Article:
.bashrc vs rc.local vs .profile - Usecases that you didn't know

Did you know that you can automate scripts using ~/.bashrc /etc/rc.local ~/.profile. But the three are not the same.

In this Article (Click to skip to that topic):

Overall difference

The difference is in who they are run as and when they are run as. The rc.local is run during the change of run level and it runs as a privileged root user, whereas the bashrc is a bash specific file and runs when an interactive shell that is non-login shell is opened as a particular user.


The script /etc/rc.local is for use by the system administrator. It is traditionally executed after all the normal system services are started, at the end of the process of switching to a multiuser runlevel. You might use it to start a custom service, for example a server that’s installed in /usr/local. Most installations don’t need /etc/rc.local, it’s provided for the minority of cases where it’s needed.

*What is a run level? You may ask. Article on it coming soon.*

Some use cases of the file would be:

  1. To run a set of commands on boot everytime
  2. To start custom services manually, that aren’t started automatically on boot
  3. To log boot details to a file
  4. To take backup of any files on boot
  5. To run any scripts that are necessary


When an interactive shell that is not a login shell is started, bash reads and executes commands from ~/.bashrc, it is bash specific, if that file exists. This may be inhibited by using the —norc option. The —rcfile file option will force bash to read and execute commands from file instead of ~/.bashrc. - from MAN pages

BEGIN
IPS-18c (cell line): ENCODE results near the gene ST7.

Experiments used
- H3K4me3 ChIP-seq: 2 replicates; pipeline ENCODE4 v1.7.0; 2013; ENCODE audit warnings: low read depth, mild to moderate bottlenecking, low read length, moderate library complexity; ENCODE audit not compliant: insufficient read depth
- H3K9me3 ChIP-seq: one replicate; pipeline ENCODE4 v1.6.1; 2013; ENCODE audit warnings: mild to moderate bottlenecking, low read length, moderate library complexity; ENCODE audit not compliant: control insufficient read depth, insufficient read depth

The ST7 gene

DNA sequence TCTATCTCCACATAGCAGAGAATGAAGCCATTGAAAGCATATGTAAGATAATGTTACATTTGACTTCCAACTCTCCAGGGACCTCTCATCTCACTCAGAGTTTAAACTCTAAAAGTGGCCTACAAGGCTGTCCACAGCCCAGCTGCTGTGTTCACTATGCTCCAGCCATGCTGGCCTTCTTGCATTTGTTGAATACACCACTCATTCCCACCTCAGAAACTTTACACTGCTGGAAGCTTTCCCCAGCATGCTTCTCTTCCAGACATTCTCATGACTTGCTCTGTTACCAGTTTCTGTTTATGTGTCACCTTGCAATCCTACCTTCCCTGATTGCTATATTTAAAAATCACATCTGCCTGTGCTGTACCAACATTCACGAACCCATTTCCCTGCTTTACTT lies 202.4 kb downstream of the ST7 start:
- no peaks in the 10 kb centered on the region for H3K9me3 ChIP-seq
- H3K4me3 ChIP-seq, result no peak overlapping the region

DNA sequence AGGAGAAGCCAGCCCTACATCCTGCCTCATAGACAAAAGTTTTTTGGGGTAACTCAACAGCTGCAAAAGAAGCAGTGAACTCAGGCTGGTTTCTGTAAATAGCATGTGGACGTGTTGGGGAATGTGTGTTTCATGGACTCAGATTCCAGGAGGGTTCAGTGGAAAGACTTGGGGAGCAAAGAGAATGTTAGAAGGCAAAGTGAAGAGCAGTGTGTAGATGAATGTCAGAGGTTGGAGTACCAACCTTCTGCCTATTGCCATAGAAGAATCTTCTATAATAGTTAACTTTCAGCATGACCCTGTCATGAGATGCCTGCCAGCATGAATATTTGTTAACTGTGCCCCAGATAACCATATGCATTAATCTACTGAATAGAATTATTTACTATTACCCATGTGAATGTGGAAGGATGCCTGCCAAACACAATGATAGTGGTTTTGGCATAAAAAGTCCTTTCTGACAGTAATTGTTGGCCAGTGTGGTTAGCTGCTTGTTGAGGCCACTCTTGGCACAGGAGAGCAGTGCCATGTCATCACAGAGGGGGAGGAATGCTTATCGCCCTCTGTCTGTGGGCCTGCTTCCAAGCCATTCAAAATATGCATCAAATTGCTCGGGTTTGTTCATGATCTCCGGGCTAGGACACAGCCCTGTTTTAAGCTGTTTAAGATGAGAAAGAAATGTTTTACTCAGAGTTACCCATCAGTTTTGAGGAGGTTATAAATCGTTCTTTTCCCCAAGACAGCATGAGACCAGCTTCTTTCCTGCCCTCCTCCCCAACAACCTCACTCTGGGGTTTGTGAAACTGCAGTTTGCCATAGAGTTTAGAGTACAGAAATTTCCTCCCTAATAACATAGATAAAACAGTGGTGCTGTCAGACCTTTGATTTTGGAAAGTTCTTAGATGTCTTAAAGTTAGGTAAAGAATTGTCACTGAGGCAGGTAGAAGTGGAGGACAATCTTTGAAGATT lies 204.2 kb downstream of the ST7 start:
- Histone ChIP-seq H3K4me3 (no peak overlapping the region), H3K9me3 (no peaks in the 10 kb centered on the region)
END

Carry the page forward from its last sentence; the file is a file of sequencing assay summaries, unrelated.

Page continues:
Some use cases of the file would be:

  1. Print the server stats like memory, free disk
  2. Customize the bash terminal ( like the colors )
  3. Show any new emails to the user
  4. Display a custom greeting or motd
  5. Show the running/suspended jobs
  6. Set aliases like alias rm='rm -i'

For more examples on this, please refer to: https://tldp.org/LDP/abs/html/sample-bashrc.html

~/.profile or ~/.bash_profile or ~/bash_login

This is when the user logs in. This is most appropriate if the user wants to change his personal Linux environment.

Some use cases of the file would be:

  1. Customize the PATH variable
  2. Set the custom path to Global Variables or applications
  3. Other use cases from the above two files can also be achieved here

Are they the same? When do I use what?

Good Question. In short, if you want to automate something

i. When the system boots: /etc/rc.local ii. When a user logs in: ~/.profile iii. When the user starts a bash shell: ~/.bashrc

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Tharun Shiv

Tharun Shiv

Devops Engineer Intern, PhonePe

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